Mathias and Anna Maria, born in the late 1700’s, and their son and his wife homesteaded their Cedarburg farm in 1848, and a farm it’s been ever since. They were my great, great, great grandparents, and we live in the log cabin hand built by them and cared for and modified by their descendants, right down to my parents who were able to retain the farm in family ownership.
Wisconsin farmland is unique. It’s not like some Nebraska farmland where the corn fields stretch for miles in every direction. Much of this land was worked 10,000 years ago by a mile thick ice sheet. The predominant terrain is glacial till with bedrock outcrops. The topography is moraine, kettle, drumlin and esker, with isolated wetlands and complex drainage. The driftless areas of southwestern Wisconsin are likewise no piece of cake to farm. Farmland has always been valued lower here than in the monotonous flatlands because less land is cultivable, and the farming, whatever type is undertaken, is a little more challenging and a little less rewarding per acre. But it’s a beautiful, rich land, and if you can figure out how to work with it, you can make an honest living off of it, generation after generation. It’s worth pointing out that studies in Wisconsin and nationwide show that farms, in contrast to other land users, pay more in property taxes than they receive in services from the taxing authorities.
In 1996 the Wisconsin farm use-value tax assessment law was enacted. Full implementation occurred last year. The law requires land used for farming to be assessed for its economic value as farmland, prescribes formulas for determining that value, and defines penalties for land taken out of farm use. The intent of the law was to prevent the wholesale and accelerating loss of family farms due to farms being taxed for their supposed potential value as subdivisions, shopping malls, and industrial parks. Over forty states have statutes similar to the Wisconsin law.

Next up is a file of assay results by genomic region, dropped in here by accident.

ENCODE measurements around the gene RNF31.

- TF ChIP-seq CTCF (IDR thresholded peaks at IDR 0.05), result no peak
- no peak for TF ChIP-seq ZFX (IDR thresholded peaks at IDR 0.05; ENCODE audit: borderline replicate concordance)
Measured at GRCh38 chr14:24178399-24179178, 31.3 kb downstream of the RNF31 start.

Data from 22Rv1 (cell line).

The use value law is being interpreted to discriminate between land on each farm that is actually being used for farming, and land which the assessor feels is not. So a wet spot or a pothole in the middle of a field is considered to be “land not used for farming”. A wood-lot of mature native trees, with a rich, varied under-story of native flowers and saplings, that continues for centuries to provide a renewable supply of lumber, fenceposts and stovewood, not to mention valuable wildlife habitat and oxygen for all to breathe, is “land not used for farming”. Hedgerows, windbreaks and fence lines are not plowed and therefore declared “not used for farming”. Buffer strips to prevent cropland erosion into streams and farm ditches, if initiated voluntarily before bureaucrats thought of the idea, and therefore not eligible for government subsidies, are also declared “land not used for farming” and therefore excluded from use value assessment. However, identical buffer strips that are paid initial and annual cash incentives by federal and state taxpayers are declared “land used for farming” and thus protected by the law from sky-rocketing assessments. What an absurd injustice! A field left fallow on a farm for a year because of a farmer’s cropping plan or health circumstances is re-assessed at “market value”. But a developer’s fallow land that’s enrolled in a subsidized government program continues to be classified as “land used for farming” until the scrapers and dozers appear. Places on a farm labeled “not used for farming” are not being protected by the use value law, and sometimes assessors, local government officials, and those who want to pry the farms out of the hands of the farmers, stung by their inability to tax farmland for it’s economic “value” as a theme park or a subdivision, and their failure to defeat the law on it’s merits, have seized on these marginal portions of any farm in Wisconsin and have increased both classifications and assessments of these features. Welcome, Alice, to 21st century Wonderland, where swamps, outcrops and land unsuited for ruminant pasture have become the most valuable and highly taxed land on the farm. And raw milk today is priced lower than anytime in the last 20 years.